I.P in these forms.The P-sound, like the K- and T-sounds, was not aspirated in the ancient language; whence the spelling TRIVMPE for triumphe, in the Song of the Arval Brothers.As an initial, P combines, in pure Latin words, only with the consonants l and r; the combinations pn, ps, and pt belong to words borrowed from the Greek, with the sole exception of the pron. suffix pte.— Hence it often disappears before t; as TOLOMEA, Inscr. Fabr. 9, 438.—It has also been dropped before l in the words lanx, Gr. πλαξ; latus, Gr. πλατύς; later, Gr. πλίνθος, linter, Gr. πλυντήρ, and others (Corss. Ausspr. 1, 114).—As a medial, its combination with s and t was so acceptable to the Latins that ps and pt are often put for bs and bt; so, OPSIDESQVE and OPTENVI in the Epitaphs of the Scipios; and so, too, in later inscrr.: APSENS, APSENTI, SVPSIGNARE, etc., and in MSS.—A final p occurs only in the apocopated volup.For the very frequent interchange of p and b, see under B.—P is put for v in opilio for ovilio, from ovis.—An instance of its commutation with palatals appears in lupus and λύκος, and perhaps also spolium and σκῦλον, spuma and O.H.G. scum, Germ. Schaum, as, on the other hand, equus and ἵππος, palumba and columba, jecur and ἧπαρ; cf., also, the letter Q.—Its commutation with a lingual is shown in pavo and ταώς, and perh. also in hospes and hostis. —P is assimilated to a following f in officina for opificina, and is altogether elided by syncope in Oscus for Opscus.—It is euphonically inserted between ms and mt: sumpsi, sumptum, hiemps for hiems; cf.: exemplum, templum, and late Lat. dampnum.—It is suppressed in amnis for ap-nis from apa = aqua.As an abbreviation, P denotes most frequently the prænomen Publius, but also stands for parte, pater, pedes, pia, pondo, populus, posuerunt, publicus, etc. P. C. stands for patres conscripti, patronus civitatis or coloniae, ponendum curavit, potestate censoriā, etc. P. M. pontifex maximus, patronus municipii, posuit merito. P. P. pater patriae, praepositus, primi pilus, pro parte. P. R. populus Romanus. P. S. pecunia sua.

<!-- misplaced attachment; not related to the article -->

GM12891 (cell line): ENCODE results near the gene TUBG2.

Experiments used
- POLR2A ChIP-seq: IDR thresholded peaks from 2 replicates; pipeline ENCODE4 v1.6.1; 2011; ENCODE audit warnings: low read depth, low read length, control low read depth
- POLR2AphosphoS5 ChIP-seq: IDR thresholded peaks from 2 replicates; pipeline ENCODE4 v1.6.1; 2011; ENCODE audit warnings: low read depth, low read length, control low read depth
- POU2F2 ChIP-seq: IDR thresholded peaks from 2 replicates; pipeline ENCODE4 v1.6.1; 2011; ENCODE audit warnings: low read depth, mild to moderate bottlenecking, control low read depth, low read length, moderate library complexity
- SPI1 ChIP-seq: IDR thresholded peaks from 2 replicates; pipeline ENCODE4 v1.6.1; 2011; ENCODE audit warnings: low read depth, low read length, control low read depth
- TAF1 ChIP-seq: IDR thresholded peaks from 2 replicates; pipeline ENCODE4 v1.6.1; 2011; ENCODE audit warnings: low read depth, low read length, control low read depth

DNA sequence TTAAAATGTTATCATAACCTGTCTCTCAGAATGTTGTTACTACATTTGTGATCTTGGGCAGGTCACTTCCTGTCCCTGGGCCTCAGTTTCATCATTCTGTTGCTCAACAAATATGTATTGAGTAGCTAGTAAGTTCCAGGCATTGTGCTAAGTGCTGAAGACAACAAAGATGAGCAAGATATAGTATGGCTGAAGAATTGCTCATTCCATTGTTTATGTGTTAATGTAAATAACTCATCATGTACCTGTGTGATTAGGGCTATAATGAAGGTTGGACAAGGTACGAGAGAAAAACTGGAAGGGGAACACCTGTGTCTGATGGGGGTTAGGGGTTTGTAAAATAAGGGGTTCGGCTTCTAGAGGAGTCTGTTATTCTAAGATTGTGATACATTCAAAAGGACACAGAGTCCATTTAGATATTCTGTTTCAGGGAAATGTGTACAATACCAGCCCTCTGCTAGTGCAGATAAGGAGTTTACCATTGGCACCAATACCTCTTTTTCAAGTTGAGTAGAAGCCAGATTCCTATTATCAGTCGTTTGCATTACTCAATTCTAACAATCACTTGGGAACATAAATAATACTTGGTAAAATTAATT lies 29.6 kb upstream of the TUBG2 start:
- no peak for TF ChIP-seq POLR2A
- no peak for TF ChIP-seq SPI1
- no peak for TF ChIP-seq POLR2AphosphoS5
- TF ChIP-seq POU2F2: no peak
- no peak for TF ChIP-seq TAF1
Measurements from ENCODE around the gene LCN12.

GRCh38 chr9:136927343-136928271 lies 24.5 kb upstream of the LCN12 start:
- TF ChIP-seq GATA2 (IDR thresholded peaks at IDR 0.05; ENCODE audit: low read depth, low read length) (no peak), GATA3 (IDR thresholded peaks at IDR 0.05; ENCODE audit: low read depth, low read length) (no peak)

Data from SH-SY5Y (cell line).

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pulpāmen - pūmĭlĭo
P , p , the fifteenth letter of the Latin alphabet, the character for which is derived from the ancient form of the Greek II (P or P), as is shown by inscriptions and coins, which exhibit the